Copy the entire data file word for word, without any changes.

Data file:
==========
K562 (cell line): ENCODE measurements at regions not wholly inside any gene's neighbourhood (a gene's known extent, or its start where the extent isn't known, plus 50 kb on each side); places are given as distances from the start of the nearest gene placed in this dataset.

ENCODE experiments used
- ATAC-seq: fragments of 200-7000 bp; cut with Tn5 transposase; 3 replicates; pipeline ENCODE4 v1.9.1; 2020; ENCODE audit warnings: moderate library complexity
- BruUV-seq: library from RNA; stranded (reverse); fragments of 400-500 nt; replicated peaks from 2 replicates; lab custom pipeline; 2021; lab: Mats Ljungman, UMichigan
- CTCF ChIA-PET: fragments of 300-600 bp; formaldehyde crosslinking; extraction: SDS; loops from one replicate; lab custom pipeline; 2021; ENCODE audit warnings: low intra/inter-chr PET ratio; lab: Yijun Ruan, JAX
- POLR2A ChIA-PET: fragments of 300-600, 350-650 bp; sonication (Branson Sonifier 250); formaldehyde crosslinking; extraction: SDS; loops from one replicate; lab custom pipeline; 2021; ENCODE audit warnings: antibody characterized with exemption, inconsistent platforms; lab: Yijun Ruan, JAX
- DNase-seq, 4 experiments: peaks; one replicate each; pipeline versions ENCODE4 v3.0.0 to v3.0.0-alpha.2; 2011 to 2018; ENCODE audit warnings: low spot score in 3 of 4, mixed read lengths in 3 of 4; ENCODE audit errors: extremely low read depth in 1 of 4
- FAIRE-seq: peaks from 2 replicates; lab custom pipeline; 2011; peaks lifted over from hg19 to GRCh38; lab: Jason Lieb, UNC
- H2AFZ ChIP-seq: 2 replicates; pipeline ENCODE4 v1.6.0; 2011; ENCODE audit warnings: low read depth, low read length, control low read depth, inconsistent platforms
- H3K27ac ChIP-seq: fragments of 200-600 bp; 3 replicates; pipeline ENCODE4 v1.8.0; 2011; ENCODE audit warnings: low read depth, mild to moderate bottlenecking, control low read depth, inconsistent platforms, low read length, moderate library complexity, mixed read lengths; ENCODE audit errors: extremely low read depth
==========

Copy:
K562 (cell line): ENCODE measurements at regions not wholly inside any gene's neighbourhood (a gene's known extent, or its start where the extent isn't known, plus 50 kb on each side); places are given as distances from the start of the nearest gene placed in this dataset.

ENCODE experiments used
- ATAC-seq: fragments of 200-7000 bp; cut with Tn5 transposase; 3 replicates; pipeline ENCODE4 v1.9.1; 2020; ENCODE audit warnings: moderate library complexity
- BruUV-seq: library from RNA; stranded (reverse); fragments of 400-500 nt; replicated peaks from 2 replicates; lab custom pipeline; 2021; lab: Mats Ljungman, UMichigan
- CTCF ChIA-PET: fragments of 300-600 bp; formaldehyde crosslinking; extraction: SDS; loops from one replicate; lab custom pipeline; 2021; ENCODE audit warnings: low intra/inter-chr PET ratio; lab: Yijun Ruan, JAX
- POLR2A ChIA-PET: fragments of 300-600, 350-650 bp; sonication (Branson Sonifier 250); formaldehyde crosslinking; extraction: SDS; loops from one replicate; lab custom pipeline; 2021; ENCODE audit warnings: antibody characterized with exemption, inconsistent platforms; lab: Yijun Ruan, JAX
- DNase-seq, 4 experiments: peaks; one replicate each; pipeline versions ENCODE4 v3.0.0 to v3.0.0-alpha.2; 2011 to 2018; ENCODE audit warnings: low spot score in 3 of 4, mixed read lengths in 3 of 4; ENCODE audit errors: extremely low read depth in 1 of 4
- FAIRE-seq: peaks from 2 replicates; lab custom pipeline; 2011; peaks lifted over from hg19 to GRCh38; lab: Jason Lieb, UNC
- H2AFZ ChIP-seq: 2 replicates; pipeline ENCODE4 v1.6.0; 2011; ENCODE audit warnings: low read depth, low read length, control low read depth, inconsistent platforms
- H3K27ac ChIP-seq: fragments of 200-600 bp; 3 replicates; pipeline ENCODE4 v1.8.0; 2011; ENCODE audit warnings: low read depth, mild to moderate bottlenecking, control low read depth, inconsistent platforms, low read length, moderate library complexity, mixed read lengths; ENCODE audit errors: extremely low read depth